You Are Viewing

A Blog Post

My Nuclear Learning Curve

Learning used to mean sitting at a desk and staring forward while listening to an instructor dispense information. Learning meant looking at a chalkboard.

To this day I can still remember my first grade experience. My classroom in Cedar City, Utah had rows of little wooden desks. Mostly, I recall our days being interrupted by those God-awful nuclear bomb drills. During the drills we hid under our desks, somehow convinced we were safe from a meltdown. We took iodine pills to protect our thyroids from radiation exposure. The bomb was real and learning was serious. If there were any disobedient kids, they were dealt with, swiftly and effectively. It was a different world then.

In the midst of the nuclear arms race, it’s amazing any of us learned to read, write and do math. After all, we did not have any cell phones, fax machines, color televisions, computers or tablets PC’s and an apple were something you ate. If someone said, “You Tube” in those days it was interpreted as a pipe bent into the shape of the letter U.

School was a big deal, education was heralded as the path to greatness and the American dream. A few years later, high school sports became our social networking channel and the school, together with Friday night games and Saturday track meets, was the primary means of interaction, at all levels. This was my social network.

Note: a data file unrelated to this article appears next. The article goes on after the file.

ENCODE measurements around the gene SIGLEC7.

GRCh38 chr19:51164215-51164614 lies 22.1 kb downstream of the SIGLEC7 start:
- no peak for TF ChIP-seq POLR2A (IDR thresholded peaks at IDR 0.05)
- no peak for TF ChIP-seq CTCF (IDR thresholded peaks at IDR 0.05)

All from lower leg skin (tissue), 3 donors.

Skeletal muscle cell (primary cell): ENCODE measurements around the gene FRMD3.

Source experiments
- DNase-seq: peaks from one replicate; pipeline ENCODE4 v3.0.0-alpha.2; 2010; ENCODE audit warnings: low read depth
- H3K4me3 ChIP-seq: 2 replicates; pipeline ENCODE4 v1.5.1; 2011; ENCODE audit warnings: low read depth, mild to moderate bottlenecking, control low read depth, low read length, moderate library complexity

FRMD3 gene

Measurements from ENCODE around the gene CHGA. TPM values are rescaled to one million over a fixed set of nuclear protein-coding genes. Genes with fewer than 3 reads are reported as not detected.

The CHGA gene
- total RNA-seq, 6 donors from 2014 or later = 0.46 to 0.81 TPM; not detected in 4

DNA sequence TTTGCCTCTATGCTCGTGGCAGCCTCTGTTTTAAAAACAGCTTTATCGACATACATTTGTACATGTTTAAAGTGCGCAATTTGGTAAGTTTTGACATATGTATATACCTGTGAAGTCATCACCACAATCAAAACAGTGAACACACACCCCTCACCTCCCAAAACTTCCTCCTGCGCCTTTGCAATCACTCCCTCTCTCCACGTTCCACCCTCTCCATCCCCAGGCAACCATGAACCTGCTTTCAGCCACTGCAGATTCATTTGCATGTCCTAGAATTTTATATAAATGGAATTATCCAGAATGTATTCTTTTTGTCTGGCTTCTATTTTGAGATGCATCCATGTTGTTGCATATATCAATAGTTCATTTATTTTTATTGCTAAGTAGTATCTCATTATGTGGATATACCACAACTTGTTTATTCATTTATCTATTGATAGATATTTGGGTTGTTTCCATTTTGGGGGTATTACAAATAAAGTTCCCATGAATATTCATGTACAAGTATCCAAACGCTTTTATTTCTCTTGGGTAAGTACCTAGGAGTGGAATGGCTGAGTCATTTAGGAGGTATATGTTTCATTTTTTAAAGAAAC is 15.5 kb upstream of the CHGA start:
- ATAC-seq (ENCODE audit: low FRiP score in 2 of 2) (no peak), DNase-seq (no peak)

Since then, there has been a lot of learning. I am today surrounded by a global book. Information is ubiquitous and does not know the restraints of time. Learning is in my face. Kids today can type 90 words per minute, not on a typewriter but on their iPhone. We are moving very fast, I’m not sure I like the speed. Learning is like a fast, short, straight line…hell, there is no curve anymore! The shortest distance between two points is the Internet. Want to know something… Google it! Want to spread knowledge around the world…do something smart, clever, stupid or creative and then make it go viral.

Over time, my personal learning curve has become a lot like yours; a straight road to knowledge. Somehow the notion of curling up with a good book in front of the fireplace makes me feel human again. Once again, reading words, one-by-one, page-by-page, chapter-by-chapter slows my breathing and heart rate, lowers my stress and reminds me…I can create my own learning curve.
It may seem odd, but the old wooden desk with a pencil holder has a kind of settling appeal, absent the drills and pills.

Still…I love learning!

Leave a Reply